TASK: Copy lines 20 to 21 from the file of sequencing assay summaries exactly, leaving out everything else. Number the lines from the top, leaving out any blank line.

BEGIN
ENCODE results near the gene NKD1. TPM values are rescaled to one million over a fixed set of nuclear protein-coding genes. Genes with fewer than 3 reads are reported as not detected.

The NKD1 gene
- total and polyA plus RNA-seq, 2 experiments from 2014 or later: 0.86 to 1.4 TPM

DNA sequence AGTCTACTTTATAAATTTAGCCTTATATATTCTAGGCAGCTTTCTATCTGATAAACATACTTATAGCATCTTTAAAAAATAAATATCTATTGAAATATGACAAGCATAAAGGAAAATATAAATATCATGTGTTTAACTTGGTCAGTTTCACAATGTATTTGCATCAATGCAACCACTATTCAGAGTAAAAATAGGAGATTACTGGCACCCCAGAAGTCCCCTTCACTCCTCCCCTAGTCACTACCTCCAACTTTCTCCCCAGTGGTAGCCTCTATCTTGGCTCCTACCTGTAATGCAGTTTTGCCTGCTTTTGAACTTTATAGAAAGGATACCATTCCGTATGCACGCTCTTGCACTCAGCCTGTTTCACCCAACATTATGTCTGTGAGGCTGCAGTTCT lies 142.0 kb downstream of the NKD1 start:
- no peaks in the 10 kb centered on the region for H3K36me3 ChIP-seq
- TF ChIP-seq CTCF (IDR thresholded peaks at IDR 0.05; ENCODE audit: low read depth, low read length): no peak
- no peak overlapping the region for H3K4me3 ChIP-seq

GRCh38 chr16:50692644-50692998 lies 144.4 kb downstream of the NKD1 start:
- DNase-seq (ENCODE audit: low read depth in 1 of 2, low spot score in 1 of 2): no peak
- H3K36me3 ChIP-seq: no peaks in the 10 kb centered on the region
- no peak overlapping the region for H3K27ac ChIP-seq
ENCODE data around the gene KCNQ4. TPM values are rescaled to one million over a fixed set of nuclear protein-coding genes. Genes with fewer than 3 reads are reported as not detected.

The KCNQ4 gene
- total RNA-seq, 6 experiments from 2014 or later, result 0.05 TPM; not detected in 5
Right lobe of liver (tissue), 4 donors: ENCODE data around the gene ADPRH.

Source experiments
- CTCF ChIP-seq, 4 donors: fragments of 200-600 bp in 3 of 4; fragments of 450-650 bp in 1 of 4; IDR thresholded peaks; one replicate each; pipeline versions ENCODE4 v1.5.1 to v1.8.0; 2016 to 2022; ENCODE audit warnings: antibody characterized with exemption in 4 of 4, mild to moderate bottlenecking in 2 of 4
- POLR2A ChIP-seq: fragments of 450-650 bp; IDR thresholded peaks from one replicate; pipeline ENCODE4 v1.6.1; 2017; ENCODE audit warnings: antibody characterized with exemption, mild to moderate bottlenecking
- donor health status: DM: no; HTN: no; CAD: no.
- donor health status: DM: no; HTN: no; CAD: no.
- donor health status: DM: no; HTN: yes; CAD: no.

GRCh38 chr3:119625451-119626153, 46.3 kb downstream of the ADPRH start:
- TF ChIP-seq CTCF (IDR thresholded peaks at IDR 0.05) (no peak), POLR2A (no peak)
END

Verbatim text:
- donor health status: DM: no; HTN: no; CAD: no.
- donor health status: DM: no; HTN: yes; CAD: no.